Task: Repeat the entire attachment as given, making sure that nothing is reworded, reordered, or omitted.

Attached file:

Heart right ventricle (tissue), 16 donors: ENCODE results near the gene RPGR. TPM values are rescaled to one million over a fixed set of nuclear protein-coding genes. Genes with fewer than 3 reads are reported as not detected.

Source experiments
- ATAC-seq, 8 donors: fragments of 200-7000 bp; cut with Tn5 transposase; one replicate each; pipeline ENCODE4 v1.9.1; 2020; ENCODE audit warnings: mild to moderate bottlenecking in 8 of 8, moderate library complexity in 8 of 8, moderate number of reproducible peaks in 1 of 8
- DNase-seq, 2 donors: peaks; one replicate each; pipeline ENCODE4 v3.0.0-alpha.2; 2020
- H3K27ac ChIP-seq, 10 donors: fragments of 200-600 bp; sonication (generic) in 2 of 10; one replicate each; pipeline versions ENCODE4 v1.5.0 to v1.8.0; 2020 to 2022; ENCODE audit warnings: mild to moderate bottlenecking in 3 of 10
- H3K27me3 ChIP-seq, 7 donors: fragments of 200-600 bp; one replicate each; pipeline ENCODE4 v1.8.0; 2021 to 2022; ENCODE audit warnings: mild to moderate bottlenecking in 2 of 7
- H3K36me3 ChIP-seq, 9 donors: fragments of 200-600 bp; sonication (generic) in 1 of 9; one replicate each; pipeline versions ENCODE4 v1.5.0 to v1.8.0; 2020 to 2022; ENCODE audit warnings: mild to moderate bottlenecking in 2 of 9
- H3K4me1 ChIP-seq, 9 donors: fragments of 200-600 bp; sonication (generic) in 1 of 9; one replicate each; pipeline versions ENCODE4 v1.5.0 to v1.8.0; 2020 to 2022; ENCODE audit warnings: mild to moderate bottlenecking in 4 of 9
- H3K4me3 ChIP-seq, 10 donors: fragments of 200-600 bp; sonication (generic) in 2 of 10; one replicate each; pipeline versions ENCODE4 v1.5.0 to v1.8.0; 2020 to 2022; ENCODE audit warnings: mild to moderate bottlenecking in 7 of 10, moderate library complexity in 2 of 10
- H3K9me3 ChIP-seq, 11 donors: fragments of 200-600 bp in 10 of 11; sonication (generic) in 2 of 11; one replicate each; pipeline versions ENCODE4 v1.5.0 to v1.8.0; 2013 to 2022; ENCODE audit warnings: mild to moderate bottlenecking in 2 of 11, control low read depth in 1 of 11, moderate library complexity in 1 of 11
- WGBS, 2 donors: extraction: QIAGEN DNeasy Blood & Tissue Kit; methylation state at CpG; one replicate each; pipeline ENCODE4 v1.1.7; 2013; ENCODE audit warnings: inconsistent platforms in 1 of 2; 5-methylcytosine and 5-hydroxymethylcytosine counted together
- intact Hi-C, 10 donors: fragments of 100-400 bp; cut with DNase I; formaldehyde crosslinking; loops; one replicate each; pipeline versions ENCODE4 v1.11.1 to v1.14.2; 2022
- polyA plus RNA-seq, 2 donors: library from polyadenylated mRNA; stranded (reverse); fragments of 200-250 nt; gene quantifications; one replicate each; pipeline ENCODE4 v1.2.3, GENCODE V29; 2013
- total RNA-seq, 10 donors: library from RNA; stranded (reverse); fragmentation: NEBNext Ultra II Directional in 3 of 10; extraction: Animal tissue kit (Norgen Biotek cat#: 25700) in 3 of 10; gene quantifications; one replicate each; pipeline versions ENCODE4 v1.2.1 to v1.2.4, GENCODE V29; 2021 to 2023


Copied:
Heart right ventricle (tissue), 16 donors: ENCODE results near the gene RPGR. TPM values are rescaled to one million over a fixed set of nuclear protein-coding genes. Genes with fewer than 3 reads are reported as not detected.

Source experiments
- ATAC-seq, 8 donors: fragments of 200-7000 bp; cut with Tn5 transposase; one replicate each; pipeline ENCODE4 v1.9.1; 2020; ENCODE audit warnings: mild to moderate bottlenecking in 8 of 8, moderate library complexity in 8 of 8, moderate number of reproducible peaks in 1 of 8
- DNase-seq, 2 donors: peaks; one replicate each; pipeline ENCODE4 v3.0.0-alpha.2; 2020
- H3K27ac ChIP-seq, 10 donors: fragments of 200-600 bp; sonication (generic) in 2 of 10; one replicate each; pipeline versions ENCODE4 v1.5.0 to v1.8.0; 2020 to 2022; ENCODE audit warnings: mild to moderate bottlenecking in 3 of 10
- H3K27me3 ChIP-seq, 7 donors: fragments of 200-600 bp; one replicate each; pipeline ENCODE4 v1.8.0; 2021 to 2022; ENCODE audit warnings: mild to moderate bottlenecking in 2 of 7
- H3K36me3 ChIP-seq, 9 donors: fragments of 200-600 bp; sonication (generic) in 1 of 9; one replicate each; pipeline versions ENCODE4 v1.5.0 to v1.8.0; 2020 to 2022; ENCODE audit warnings: mild to moderate bottlenecking in 2 of 9
- H3K4me1 ChIP-seq, 9 donors: fragments of 200-600 bp; sonication (generic) in 1 of 9; one replicate each; pipeline versions ENCODE4 v1.5.0 to v1.8.0; 2020 to 2022; ENCODE audit warnings: mild to moderate bottlenecking in 4 of 9
- H3K4me3 ChIP-seq, 10 donors: fragments of 200-600 bp; sonication (generic) in 2 of 10; one replicate each; pipeline versions ENCODE4 v1.5.0 to v1.8.0; 2020 to 2022; ENCODE audit warnings: mild to moderate bottlenecking in 7 of 10, moderate library complexity in 2 of 10
- H3K9me3 ChIP-seq, 11 donors: fragments of 200-600 bp in 10 of 11; sonication (generic) in 2 of 11; one replicate each; pipeline versions ENCODE4 v1.5.0 to v1.8.0; 2013 to 2022; ENCODE audit warnings: mild to moderate bottlenecking in 2 of 11, control low read depth in 1 of 11, moderate library complexity in 1 of 11
- WGBS, 2 donors: extraction: QIAGEN DNeasy Blood & Tissue Kit; methylation state at CpG; one replicate each; pipeline ENCODE4 v1.1.7; 2013; ENCODE audit warnings: inconsistent platforms in 1 of 2; 5-methylcytosine and 5-hydroxymethylcytosine counted together
- intact Hi-C, 10 donors: fragments of 100-400 bp; cut with DNase I; formaldehyde crosslinking; loops; one replicate each; pipeline versions ENCODE4 v1.11.1 to v1.14.2; 2022
- polyA plus RNA-seq, 2 donors: library from polyadenylated mRNA; stranded (reverse); fragments of 200-250 nt; gene quantifications; one replicate each; pipeline ENCODE4 v1.2.3, GENCODE V29; 2013
- total RNA-seq, 10 donors: library from RNA; stranded (reverse); fragmentation: NEBNext Ultra II Directional in 3 of 10; extraction: Animal tissue kit (Norgen Biotek cat#: 25700) in 3 of 10; gene quantifications; one replicate each; pipeline versions ENCODE4 v1.2.1 to v1.2.4, GENCODE V29; 2021 to 2023